Big casino stocks plunged on fears of a recession, and Circa’s CEO has noted the impact of inflation on Las Vegas’ spending habits. [Image: Shutterstock.com]
Although the US saw record gross gaming revenue (GGR) of $5.31 billion for the month of March, recession fears led to a loss of investor confidence in major casino companies. The uncertainty in the market caused the shares of casino companies to fall.
Bally’s stock is down 40%.
according to CNBC In the report, shares in Caesars Entertainment are down 50% so far this quarter. Bally’s Corporation stock is down 40% over the same period, a quarter that has also been unpleasant for MGM Resorts and Penn National Gaming, both of which are down 35%.
While April’s US GGR of $4.99 billion didn’t beat March’s total, it was still the second best month in American gaming history, up 12% year over year. In recent earnings calls, some casino executives emphasized that inflation was not hurting customer demand, but other operators expressed concerns about the industry.
In a note released this week, Jefferies gaming analyst David Katz said earnings meetings with management teams in Sin City provided “evidence of the split between current operating strength and markets anticipation of a recession.”
Variable consumer spending
The casino king in downtown Las Vegas, Derek Stevens, recently expressed his concerns about the repercussions of inflation. Stevens said back in April CNBC He noticed the effect of inflation on the amount of money withdrawn from casino ATMs.
Late last week, Edwards — whose Vegas properties include the Circa Resort and Casino — Tell CNBC That the decline of withdrawal has exacerbated. “It’s really accelerating,” Stevens said. “Every weekend was worse than the previous weekend.”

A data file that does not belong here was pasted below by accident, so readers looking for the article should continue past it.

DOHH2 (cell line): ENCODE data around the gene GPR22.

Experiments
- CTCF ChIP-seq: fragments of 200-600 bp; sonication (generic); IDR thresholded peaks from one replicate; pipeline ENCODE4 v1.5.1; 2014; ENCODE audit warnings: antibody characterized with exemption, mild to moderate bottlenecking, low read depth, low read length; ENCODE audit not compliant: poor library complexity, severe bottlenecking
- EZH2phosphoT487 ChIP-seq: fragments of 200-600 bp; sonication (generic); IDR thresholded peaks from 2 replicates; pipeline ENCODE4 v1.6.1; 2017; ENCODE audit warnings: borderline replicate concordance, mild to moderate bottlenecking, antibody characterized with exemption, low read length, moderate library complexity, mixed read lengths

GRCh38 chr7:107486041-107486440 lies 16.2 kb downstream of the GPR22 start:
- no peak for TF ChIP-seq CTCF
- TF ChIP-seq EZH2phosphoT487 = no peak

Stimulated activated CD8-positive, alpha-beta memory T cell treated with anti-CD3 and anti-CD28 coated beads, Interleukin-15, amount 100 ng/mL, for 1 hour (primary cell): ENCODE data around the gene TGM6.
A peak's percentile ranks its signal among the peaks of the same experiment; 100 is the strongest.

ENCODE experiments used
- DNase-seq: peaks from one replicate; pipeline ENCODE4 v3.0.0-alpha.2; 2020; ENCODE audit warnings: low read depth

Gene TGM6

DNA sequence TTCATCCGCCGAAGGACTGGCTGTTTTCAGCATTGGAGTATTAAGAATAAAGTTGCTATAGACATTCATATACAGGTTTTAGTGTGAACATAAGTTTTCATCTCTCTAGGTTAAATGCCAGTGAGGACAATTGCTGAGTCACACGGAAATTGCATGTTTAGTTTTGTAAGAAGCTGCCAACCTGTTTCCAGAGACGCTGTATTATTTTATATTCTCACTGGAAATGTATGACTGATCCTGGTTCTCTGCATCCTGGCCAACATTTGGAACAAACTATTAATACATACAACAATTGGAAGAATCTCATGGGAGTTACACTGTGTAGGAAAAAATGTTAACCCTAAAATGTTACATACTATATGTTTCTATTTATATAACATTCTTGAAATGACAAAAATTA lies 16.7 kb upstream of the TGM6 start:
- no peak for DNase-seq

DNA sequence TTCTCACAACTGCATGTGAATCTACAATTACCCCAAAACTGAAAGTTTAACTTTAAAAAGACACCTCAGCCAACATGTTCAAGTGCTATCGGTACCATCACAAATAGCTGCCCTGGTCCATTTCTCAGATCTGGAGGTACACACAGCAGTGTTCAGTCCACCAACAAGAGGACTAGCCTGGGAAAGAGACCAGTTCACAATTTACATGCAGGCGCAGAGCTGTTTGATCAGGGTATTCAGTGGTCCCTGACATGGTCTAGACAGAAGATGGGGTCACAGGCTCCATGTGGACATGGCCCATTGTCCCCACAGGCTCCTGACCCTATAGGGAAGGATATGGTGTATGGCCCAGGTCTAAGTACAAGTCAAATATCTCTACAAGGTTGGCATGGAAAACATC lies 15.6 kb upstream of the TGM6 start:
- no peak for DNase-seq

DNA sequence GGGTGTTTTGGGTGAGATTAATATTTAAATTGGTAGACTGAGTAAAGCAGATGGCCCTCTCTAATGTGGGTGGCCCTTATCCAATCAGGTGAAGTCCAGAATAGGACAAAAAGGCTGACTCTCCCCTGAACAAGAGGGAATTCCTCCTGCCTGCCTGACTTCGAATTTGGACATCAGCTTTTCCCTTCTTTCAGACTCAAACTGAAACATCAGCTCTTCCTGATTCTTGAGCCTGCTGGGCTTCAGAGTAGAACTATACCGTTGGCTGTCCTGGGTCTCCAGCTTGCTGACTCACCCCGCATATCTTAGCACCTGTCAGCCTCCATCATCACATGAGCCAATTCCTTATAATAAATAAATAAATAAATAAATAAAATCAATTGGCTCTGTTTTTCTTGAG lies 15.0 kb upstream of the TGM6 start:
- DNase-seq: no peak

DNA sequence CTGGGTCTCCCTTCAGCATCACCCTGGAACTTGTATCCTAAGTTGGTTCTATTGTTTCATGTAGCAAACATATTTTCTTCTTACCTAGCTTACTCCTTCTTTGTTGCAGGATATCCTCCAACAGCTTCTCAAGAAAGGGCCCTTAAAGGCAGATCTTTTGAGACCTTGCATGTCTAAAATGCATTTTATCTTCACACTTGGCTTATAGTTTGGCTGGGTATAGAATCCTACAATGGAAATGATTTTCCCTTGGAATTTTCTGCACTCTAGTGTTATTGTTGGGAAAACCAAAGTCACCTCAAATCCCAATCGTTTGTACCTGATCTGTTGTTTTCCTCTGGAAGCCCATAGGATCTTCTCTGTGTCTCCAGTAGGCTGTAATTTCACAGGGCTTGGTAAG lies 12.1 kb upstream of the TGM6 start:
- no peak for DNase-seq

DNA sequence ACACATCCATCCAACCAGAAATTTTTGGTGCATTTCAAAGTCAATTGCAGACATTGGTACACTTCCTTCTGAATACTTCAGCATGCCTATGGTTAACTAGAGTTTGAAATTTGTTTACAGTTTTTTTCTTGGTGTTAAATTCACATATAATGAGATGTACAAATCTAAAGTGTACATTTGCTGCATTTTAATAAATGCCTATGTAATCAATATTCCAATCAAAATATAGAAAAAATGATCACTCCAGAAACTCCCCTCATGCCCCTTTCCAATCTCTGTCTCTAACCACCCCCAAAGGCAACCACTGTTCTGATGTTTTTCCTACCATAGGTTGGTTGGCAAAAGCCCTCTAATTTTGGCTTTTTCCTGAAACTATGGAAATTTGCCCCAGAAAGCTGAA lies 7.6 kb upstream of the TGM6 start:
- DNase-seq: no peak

Circa CEO highlighted bars as bearing the worst percentage drop. According to Stevens, guests keep an eye on their money, spending less on meals, discretionary items, and additional resort amenities.
Despite changes in spending behaviour, casino bosses like Stevens maintain that the demand for travel to Vegas remains strong with a steady influx of bookings.
Prepare for the worst
Casino operators have never survived for long, they are already preparing for a possible recession. The Federal Reserve’s decision last week to raise interest rates by 0.75%, with another possible increase in July, has accelerated the need for casino companies to prepare for all contingencies.
Possible scenarios for cost reconsideration”
As Katz mentioned, all of the meetings held by the major casino companies “addressed the possibility of a recession and possible scenarios for reconsidering costs in the event of a slowdown in demand.”
Amid falling stock prices, rising interest rates, and rampant inflation with rising gas and food costs, the Las Vegas casino industry understandably fears a repeat of 2008 – when the Great Recession first hit Sinn City and left behind scars that are still palpable today.